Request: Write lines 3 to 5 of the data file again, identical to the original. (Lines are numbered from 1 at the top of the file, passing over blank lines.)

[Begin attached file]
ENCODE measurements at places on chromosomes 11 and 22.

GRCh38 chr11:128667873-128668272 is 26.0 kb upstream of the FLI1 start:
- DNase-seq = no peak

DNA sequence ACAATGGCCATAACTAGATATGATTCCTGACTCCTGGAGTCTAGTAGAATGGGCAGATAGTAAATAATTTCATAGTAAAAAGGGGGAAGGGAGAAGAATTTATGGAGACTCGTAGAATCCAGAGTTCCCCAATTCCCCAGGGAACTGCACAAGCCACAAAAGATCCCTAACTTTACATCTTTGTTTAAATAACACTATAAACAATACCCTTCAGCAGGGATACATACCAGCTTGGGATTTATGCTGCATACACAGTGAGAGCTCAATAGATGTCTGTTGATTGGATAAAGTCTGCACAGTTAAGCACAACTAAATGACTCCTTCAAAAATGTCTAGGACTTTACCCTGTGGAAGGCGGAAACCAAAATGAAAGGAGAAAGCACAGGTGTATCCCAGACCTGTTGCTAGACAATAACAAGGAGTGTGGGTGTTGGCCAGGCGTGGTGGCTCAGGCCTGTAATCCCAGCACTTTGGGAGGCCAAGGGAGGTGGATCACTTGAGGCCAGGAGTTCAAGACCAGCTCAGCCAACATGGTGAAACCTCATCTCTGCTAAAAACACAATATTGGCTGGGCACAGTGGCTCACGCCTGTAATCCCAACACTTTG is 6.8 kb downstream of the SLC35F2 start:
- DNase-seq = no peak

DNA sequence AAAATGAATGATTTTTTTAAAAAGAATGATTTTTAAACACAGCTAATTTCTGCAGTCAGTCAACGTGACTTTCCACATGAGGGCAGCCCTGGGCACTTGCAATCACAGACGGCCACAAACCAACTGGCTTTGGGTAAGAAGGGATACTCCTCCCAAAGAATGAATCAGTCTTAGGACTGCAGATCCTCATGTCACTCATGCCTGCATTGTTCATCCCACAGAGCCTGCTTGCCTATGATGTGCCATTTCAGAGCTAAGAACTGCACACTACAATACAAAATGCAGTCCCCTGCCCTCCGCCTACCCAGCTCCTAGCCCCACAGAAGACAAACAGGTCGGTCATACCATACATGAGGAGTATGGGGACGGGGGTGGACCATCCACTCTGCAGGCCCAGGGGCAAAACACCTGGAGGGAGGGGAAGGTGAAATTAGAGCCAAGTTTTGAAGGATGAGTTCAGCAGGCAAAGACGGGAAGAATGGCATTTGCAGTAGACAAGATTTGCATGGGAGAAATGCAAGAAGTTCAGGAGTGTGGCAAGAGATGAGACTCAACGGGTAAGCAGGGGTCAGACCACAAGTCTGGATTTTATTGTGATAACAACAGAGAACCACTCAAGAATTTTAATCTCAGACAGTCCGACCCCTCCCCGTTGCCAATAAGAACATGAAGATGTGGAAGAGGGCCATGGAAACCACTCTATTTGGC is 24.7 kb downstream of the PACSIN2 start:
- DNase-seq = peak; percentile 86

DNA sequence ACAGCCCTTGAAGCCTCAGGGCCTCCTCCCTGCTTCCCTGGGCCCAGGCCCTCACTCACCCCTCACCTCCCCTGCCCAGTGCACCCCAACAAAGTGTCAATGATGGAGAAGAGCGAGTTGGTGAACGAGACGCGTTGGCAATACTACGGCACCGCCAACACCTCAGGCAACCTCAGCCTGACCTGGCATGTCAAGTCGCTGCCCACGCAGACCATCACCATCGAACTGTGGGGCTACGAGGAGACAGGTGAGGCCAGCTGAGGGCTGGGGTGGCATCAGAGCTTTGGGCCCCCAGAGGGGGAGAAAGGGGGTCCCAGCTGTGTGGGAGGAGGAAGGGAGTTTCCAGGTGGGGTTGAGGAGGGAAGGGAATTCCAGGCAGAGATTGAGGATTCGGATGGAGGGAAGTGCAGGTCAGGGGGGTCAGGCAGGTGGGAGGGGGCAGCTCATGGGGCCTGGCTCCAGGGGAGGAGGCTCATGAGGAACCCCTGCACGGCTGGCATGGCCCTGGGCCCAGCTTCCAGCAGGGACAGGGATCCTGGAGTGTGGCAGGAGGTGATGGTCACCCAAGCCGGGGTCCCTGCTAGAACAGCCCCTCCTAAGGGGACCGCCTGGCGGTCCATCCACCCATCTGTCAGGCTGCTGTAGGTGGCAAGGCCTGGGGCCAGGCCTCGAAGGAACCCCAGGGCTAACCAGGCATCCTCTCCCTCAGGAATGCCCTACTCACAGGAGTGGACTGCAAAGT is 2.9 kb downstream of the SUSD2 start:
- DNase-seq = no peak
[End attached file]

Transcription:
- DNase-seq = no peak

DNA sequence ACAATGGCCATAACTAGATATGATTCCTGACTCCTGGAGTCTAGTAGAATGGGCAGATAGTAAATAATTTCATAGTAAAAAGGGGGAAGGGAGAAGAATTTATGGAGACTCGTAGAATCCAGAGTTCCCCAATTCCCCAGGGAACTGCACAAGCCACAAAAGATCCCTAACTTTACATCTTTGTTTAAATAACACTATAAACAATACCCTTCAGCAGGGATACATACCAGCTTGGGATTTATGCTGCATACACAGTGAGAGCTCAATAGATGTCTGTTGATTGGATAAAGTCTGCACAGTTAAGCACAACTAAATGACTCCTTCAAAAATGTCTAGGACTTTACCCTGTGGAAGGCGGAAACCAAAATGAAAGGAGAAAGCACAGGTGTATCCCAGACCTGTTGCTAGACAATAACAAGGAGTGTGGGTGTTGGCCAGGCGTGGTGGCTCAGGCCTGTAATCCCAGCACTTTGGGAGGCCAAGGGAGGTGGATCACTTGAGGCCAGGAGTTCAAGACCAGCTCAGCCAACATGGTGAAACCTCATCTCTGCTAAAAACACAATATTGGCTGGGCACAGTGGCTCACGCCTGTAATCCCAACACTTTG is 6.8 kb downstream of the SLC35F2 start:
- DNase-seq = no peak